Moldovan investigators can't be sure that the suspects who fled didn't hold on to the bulk of the nuclear materials.
Nor do they know whether the groups, which are pursuing buyers who are enemies of the West, may have succeeded in selling deadly nuclear material to extremists at a time when the Islamic State has made clear its ambition to use weapons of mass destruction.
The cases involve secret meetings in a high-end nightclub; blueprints for dirty bombs; and a nerve-shattered undercover investigator who slammed vodka shots before heading into meetings with smugglers. Informants and a police officer posing as a connected gangster — complete with a Mercedes Benz provided by the FBI — penetrated the smuggling gangs. The police used a combination of old-fashioned undercover tactics and high-tech gear, from radiation detectors to clothing threaded with recording devices.
Ok, so it’s difficult to even decide where to begin there, but the story appears to be that the breakdown in relations between Russia and the West has allowed former KGB operatives turned-Russian "gang" members to obtain “nuclear material” and sell it to vodka-slamming FBI agents driving rented Mercedes to nightclubs in Moldova. Somehow this means that ISIS might have tapped into the Russian nuclear black market.
Here is the alleged mastermind of one such operation (he is known only as "The Colonel"):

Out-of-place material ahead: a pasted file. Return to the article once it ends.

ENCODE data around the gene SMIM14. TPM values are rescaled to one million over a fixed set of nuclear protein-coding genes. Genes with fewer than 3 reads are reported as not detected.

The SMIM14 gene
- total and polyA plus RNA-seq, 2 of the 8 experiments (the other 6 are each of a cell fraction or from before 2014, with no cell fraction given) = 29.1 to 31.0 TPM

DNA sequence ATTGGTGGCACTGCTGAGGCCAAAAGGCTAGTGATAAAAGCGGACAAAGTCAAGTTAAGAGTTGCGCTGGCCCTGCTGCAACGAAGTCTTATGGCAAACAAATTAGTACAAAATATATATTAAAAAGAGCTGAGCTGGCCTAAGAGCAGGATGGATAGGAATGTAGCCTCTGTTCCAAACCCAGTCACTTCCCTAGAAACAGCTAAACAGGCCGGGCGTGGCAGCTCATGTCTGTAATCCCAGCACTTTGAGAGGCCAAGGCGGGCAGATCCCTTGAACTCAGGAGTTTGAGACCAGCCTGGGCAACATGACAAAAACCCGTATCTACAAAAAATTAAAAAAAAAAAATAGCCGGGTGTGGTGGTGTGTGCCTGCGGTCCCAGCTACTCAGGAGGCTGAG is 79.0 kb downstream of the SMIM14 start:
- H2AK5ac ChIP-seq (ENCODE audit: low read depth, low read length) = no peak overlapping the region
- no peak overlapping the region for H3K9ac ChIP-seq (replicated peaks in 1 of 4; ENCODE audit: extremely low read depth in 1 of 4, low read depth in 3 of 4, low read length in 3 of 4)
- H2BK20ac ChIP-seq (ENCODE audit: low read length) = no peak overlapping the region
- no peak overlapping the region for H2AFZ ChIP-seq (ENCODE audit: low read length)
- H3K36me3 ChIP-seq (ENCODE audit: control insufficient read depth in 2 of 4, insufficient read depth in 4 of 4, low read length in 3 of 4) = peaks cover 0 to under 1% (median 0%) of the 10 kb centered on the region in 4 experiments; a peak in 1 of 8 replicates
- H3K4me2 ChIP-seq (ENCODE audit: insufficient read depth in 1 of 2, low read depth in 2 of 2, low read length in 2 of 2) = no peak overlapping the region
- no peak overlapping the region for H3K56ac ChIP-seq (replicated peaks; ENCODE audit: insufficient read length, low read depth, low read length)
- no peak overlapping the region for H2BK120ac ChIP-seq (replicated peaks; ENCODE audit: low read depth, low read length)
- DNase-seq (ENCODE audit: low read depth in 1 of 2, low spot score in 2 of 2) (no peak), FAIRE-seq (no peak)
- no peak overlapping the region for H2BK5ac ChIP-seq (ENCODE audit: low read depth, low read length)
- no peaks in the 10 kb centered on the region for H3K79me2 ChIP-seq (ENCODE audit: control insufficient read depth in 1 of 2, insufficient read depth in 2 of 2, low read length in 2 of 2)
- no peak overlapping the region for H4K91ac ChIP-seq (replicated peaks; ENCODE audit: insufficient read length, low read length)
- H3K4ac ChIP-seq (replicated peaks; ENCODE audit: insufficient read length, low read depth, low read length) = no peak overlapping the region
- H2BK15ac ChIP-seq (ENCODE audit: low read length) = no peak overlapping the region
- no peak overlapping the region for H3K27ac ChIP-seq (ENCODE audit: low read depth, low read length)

And here, apparently, are some "apartment blocks" where AP figures that nuclear smuggling might be going on:
Finally, here's a picture of two random people that AP included for absolutely no reason at all other than to raise the spectre of the "evil" sickle and hammer:
We'll leave it to readers to determine the veracity of what is truly a hilarious story (do yourself a favor and read the entire article) but just note that if ever there were an opportune time for the West to make a spurious connection between Russia, ISIS, and the black market for nuclear material, this is it.
And by the way, "The Colonel" is apparently still on the loose and now his partner is out of prison. Lock your doors...
The ringleader, the colonel, got away. Police cannot determine whether he had more nuclear material. His partner, who wanted to "annihilate America," is out of prison.